Claire Rawlings is a dedicated doctor, mother and wife. As she drives her two daughters to daycare she begins to feel nauseous, and is forced to pull over at a gas station. When she regains consciousness, her daughters are gone. With only the word of an unreliable witness, Claire's world unravels as she tries to hold on to hope.
Maureen Joyce Connolly manages unimaginable heartbreak with sympathy and compassion without becoming sentimental. Right alongside her characters, Connolly lets her readers experience their pain and loss, which is the sign of a well-told story ... She expertly weaves the Lakota and Selke cultures into the story, allowing readers to learn about the traditions, values and legends of these communities, which also influence the plot and underscore the story’s themes ... Cheers to Maureen Joyce Connolly on this skillful debut!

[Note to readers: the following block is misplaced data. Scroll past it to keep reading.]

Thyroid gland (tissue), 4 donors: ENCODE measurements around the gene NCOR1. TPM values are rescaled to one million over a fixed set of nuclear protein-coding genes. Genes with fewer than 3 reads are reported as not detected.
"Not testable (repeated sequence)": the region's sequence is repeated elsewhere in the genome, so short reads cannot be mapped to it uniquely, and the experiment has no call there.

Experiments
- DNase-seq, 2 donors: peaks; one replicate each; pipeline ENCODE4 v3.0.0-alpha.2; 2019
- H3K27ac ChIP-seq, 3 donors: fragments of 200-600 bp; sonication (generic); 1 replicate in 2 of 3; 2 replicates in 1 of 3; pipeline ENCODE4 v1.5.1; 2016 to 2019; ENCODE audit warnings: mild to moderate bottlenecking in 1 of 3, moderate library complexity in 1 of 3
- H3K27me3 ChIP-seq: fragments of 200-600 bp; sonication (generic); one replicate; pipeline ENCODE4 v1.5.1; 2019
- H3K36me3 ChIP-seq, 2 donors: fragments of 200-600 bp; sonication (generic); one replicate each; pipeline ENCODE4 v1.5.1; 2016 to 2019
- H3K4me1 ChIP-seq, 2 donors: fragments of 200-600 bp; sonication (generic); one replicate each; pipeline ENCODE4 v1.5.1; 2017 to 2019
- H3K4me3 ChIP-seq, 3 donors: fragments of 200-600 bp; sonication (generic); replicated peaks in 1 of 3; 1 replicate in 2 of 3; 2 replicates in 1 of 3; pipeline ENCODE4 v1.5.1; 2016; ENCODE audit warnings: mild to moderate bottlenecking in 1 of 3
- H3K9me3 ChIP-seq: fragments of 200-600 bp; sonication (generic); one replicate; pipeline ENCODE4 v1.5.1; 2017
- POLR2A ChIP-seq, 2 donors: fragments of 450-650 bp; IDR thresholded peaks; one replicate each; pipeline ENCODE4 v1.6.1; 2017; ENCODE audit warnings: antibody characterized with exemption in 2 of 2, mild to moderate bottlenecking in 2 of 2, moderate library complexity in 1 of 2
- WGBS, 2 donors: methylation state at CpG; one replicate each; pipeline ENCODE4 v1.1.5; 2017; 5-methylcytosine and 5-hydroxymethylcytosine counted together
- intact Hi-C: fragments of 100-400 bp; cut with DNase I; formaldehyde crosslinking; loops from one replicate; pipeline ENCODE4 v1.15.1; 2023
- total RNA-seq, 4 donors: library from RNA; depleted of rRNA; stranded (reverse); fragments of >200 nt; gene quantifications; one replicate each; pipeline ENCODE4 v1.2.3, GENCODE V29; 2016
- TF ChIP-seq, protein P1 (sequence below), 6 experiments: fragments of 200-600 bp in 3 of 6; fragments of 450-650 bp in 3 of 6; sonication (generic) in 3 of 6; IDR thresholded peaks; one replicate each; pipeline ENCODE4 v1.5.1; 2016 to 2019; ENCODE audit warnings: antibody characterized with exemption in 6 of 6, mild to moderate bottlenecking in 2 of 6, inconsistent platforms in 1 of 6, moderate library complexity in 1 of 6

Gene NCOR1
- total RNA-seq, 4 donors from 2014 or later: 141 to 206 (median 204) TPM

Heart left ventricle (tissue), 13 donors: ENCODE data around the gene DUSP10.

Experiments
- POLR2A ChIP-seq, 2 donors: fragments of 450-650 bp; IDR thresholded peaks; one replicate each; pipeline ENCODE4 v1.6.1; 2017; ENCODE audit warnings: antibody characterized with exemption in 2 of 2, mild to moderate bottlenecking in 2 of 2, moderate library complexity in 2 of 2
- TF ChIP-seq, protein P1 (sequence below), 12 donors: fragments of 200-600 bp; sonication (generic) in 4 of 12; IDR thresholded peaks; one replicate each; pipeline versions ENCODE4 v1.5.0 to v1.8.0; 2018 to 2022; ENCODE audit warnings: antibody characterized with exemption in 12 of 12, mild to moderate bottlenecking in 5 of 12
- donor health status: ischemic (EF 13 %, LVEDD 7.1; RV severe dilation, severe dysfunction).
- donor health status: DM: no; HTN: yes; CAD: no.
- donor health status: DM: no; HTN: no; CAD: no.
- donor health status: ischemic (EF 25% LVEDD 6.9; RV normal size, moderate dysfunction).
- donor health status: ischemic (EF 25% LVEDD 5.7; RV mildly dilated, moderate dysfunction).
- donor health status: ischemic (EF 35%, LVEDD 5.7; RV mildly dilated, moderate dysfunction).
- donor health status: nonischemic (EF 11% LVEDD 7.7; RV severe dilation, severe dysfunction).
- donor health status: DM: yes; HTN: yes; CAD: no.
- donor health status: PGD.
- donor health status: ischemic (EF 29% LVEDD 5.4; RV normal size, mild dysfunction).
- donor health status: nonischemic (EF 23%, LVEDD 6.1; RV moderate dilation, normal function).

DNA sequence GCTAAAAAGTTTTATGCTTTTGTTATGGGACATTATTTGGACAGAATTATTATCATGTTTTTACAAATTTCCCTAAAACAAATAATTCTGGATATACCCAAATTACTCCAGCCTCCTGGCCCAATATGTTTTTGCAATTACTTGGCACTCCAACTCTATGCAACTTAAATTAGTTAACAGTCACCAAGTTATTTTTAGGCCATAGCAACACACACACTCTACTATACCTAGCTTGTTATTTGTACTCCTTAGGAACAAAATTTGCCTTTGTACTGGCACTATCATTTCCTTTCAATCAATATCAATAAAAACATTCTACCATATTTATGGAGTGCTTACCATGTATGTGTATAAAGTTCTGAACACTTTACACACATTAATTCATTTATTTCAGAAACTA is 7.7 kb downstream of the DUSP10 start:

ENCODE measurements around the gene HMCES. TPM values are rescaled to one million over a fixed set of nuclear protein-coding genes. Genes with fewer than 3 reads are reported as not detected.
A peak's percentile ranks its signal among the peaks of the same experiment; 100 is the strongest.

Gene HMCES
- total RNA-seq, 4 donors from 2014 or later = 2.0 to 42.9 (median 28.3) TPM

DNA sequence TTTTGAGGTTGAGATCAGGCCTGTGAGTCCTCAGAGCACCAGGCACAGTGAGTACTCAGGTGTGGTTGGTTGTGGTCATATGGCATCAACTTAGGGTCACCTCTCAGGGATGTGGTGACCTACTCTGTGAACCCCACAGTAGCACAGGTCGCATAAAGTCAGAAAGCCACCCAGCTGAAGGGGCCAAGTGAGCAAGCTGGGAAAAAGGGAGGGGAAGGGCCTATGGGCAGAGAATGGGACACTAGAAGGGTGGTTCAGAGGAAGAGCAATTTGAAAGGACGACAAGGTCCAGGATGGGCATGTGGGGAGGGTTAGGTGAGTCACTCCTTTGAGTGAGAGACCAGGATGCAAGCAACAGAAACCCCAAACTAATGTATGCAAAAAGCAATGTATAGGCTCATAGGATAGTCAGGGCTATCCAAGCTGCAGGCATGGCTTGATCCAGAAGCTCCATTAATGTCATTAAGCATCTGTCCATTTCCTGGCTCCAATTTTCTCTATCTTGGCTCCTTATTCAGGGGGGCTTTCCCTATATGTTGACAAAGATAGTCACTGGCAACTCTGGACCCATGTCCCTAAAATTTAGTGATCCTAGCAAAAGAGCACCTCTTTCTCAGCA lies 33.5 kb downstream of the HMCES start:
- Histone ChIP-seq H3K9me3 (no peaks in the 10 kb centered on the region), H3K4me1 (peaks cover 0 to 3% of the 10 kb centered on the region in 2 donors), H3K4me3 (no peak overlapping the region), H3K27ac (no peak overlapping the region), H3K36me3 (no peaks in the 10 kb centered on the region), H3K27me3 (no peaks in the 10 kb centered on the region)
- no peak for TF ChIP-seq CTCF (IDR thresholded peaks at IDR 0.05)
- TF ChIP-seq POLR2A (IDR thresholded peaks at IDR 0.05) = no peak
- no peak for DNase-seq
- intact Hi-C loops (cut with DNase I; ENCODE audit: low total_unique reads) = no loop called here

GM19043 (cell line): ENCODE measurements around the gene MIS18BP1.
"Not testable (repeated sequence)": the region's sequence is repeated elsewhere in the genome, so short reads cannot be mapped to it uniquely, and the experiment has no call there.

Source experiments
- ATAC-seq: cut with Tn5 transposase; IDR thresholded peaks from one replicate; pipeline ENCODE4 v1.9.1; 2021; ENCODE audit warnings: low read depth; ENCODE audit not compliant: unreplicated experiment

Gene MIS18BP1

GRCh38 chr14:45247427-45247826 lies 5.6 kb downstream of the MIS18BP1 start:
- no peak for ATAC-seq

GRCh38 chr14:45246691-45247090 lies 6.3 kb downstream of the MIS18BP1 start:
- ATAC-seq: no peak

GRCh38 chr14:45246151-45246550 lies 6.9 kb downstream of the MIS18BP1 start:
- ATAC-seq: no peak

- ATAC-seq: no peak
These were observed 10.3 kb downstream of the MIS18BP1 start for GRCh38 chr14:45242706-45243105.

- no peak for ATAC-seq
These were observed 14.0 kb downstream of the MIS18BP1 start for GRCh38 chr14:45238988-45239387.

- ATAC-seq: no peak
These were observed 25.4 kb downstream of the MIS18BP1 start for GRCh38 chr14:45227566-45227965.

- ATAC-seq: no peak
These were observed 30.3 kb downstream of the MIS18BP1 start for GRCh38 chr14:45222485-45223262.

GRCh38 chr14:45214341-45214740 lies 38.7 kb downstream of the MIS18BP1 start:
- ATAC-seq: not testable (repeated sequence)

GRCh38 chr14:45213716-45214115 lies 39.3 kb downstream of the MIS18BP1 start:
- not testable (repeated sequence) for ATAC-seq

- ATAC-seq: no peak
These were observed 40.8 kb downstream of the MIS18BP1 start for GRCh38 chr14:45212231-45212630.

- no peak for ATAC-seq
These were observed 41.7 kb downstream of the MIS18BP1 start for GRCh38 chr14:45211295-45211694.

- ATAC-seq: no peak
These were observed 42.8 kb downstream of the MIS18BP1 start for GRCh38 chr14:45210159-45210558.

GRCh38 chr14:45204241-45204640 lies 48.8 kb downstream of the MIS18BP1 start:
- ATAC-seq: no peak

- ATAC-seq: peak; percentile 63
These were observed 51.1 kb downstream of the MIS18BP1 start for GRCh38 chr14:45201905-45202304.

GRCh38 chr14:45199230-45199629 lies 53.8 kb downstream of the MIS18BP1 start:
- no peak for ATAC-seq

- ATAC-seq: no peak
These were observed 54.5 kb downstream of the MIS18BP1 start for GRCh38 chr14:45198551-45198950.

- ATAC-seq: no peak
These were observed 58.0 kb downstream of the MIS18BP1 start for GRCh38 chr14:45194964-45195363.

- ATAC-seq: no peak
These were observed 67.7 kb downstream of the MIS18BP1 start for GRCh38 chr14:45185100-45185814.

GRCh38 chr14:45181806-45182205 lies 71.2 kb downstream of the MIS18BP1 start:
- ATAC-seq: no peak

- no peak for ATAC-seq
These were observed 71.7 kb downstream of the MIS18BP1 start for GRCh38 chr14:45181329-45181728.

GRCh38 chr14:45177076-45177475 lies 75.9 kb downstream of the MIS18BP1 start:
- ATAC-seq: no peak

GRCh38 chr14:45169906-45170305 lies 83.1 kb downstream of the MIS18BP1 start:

...a novel that stands out from the crowd ... [a] phenomenal tale ... My one quibble with this novel has to do with the conclusion. Certain plot points are wrapped up quite nicely, but a few are left dangling. It would have been nice if the author had included an epilogue, which would have enabled readers to see how things turned out for all of the characters, both the good and the bad. As it stands, I’m left with a few questions. This is not a perfect story, but it’s one I enjoyed wholeheartedly in spite of its few flaws. Ms. Connolly has earned a place on my list of authors to watch out for, and I can’t wait to see what she’ll do next.